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Alcohol dependence

Alcohol dependence (also called alcoholism) occurs when you have a physical or emotional dependence on the use of alcohol. Alcohol dependence is diagnosed when a pattern of alcohol use leads to significant impairment or distress with at least 3 of the following occurring any time in the same 12-month period:1

  • You experience tolerance to alcohol as defined by either:
    • A need for increasingly large amounts of alcohol to become intoxicated (drunk) or feel the effects of the alcohol.
    • A lack of intoxication with continued use of the same amount of alcohol.
  • You experience withdrawal from alcohol as demonstrated by either:
    • Withdrawal symptoms that occur when not drinking alcohol.
    • Alcohol being taken to relieve or avoid withdrawal symptoms.
  • You drink alcohol in larger amounts or over a longer period of time than you intended.
  • You experience a persistent desire or unsuccessful efforts to cut down or control your drinking.
  • You spend a great deal of time in activities necessary to obtain alcohol, use it, or recover from its effects.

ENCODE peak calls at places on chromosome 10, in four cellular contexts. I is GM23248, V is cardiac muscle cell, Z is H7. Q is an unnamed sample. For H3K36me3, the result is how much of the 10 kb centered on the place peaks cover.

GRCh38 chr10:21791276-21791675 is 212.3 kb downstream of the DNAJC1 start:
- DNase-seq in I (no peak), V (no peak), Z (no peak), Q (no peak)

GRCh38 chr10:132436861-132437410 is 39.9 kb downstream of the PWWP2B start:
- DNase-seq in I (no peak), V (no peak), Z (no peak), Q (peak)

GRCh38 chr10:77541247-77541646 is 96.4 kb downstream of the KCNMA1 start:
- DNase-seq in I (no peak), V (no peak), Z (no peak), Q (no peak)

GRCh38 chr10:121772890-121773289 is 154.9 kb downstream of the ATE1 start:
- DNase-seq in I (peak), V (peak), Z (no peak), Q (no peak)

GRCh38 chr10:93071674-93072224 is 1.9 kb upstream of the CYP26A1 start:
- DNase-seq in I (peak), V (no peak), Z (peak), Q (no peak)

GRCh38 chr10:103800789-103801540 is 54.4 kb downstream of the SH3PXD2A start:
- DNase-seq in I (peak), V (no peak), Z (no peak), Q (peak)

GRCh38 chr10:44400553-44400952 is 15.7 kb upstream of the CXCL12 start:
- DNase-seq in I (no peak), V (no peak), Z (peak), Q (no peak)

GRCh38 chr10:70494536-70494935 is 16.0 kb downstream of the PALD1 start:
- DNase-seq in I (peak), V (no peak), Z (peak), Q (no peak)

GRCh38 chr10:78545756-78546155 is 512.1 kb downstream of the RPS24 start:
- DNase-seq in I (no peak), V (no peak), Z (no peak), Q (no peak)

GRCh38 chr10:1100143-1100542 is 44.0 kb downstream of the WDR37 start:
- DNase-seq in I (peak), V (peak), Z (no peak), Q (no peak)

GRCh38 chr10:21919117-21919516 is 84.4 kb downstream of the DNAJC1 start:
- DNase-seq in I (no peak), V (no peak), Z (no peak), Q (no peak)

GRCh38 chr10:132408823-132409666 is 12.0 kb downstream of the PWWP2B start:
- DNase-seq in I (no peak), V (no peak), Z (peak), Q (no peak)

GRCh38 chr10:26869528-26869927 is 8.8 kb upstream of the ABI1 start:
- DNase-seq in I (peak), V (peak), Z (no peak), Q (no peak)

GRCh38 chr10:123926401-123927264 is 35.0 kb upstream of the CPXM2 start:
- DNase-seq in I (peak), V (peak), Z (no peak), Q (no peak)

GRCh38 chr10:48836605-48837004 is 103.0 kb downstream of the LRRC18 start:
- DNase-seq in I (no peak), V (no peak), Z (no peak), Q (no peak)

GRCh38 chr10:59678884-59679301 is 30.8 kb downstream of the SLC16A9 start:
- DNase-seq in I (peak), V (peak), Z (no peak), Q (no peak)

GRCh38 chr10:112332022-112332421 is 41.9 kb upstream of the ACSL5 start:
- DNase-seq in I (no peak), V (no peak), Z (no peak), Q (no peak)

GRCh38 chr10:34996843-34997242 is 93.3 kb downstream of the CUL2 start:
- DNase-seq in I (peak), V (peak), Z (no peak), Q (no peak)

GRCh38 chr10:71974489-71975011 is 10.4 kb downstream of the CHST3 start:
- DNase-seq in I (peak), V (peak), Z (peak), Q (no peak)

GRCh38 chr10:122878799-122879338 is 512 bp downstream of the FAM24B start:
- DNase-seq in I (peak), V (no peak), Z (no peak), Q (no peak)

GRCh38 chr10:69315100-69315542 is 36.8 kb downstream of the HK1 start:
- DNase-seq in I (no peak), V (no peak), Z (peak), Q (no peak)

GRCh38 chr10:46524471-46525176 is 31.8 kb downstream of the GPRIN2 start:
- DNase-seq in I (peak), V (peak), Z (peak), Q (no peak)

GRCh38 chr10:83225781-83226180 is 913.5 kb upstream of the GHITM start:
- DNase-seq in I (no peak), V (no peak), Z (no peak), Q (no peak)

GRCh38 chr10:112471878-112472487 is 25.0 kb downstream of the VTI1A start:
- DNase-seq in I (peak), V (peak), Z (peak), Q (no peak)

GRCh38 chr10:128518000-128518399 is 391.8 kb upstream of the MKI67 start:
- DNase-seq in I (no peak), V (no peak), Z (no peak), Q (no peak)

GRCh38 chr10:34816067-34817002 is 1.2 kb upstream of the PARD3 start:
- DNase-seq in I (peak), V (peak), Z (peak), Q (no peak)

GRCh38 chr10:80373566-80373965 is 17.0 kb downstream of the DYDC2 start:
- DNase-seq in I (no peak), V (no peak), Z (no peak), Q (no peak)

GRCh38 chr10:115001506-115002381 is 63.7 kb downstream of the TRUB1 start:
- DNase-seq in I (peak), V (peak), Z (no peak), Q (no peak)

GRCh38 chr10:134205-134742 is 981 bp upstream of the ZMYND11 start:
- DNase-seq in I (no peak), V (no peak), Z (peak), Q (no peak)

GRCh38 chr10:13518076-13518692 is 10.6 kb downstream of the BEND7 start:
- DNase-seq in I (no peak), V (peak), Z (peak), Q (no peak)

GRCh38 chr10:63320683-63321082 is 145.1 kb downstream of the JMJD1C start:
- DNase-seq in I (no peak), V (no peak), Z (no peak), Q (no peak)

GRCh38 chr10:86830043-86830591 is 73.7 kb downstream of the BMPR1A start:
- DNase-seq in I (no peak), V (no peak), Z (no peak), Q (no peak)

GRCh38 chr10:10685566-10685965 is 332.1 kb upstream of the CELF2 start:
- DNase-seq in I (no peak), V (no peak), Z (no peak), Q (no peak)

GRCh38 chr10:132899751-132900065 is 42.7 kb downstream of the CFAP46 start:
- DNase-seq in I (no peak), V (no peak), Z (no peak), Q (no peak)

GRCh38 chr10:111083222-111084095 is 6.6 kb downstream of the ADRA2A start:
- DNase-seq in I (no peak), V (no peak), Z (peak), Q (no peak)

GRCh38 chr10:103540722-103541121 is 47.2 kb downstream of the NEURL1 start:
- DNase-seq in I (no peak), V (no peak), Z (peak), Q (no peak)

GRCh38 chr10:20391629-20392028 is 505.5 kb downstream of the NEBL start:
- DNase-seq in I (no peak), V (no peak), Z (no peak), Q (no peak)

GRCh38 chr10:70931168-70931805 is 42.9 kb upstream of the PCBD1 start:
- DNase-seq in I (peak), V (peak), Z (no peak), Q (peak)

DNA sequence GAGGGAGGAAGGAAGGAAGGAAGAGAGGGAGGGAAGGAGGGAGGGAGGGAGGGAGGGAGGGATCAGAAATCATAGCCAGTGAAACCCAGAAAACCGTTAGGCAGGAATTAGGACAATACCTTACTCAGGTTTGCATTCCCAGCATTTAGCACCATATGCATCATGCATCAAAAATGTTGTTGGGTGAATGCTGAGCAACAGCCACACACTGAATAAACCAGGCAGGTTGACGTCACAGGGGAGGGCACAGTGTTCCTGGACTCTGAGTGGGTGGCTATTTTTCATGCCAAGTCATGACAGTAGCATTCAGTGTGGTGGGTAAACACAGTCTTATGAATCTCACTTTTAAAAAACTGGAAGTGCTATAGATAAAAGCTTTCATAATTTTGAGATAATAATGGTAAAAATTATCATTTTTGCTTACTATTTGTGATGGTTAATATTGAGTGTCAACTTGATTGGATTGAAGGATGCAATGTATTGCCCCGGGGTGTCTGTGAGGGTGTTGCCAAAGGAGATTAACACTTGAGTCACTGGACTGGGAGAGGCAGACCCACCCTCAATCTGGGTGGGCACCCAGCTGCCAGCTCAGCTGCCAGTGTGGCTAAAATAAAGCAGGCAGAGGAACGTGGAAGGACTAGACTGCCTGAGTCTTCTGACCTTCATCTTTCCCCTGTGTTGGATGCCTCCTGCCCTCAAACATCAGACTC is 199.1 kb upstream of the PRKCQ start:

• You give up or are not as involved in important social, occupational, or recreational activities because of alcohol use.
  • You continue drinking alcohol even though you know it is causing or making worse physical or psychological problems (such as continued drinking even though you know it is aggravating an ulcer).

If you have a history of experiencing withdrawal symptoms, this may indicate that you have severe alcohol dependence.1 Because withdrawal symptoms can be very uncomfortable and sometimes intense, some people with alcohol dependence choose to continue drinking to avoid or relieve withdrawal symptoms. Occasionally these symptoms can continue at lower intensities for months (such as difficulty sleeping).

Citations

  1. American Psychiatric Association (2000). Alcohol-related disorders. In Diagnostic and Statistical Manual of Mental Disorders, 4th ed., text rev., pp. 212-223. Washington, DC: American Psychiatric Association.

Author Jan Nissl, RN, BS
Editor Susan Van Houten, RN, BSN, MBA
Associate Editor Tracy Landauer
Primary Medical Reviewer Adam Husney, MD
- Family Medicine
Specialist Medical Reviewer William M. Green, MD
- Emergency Medicine
Last Updated January 18, 2008

WebMD Medical Reference from Healthwise

Last Updated: January 18, 2008
This information is not intended to replace the advice of a doctor. Healthwise disclaims any liability for the decisions you make based on this information.

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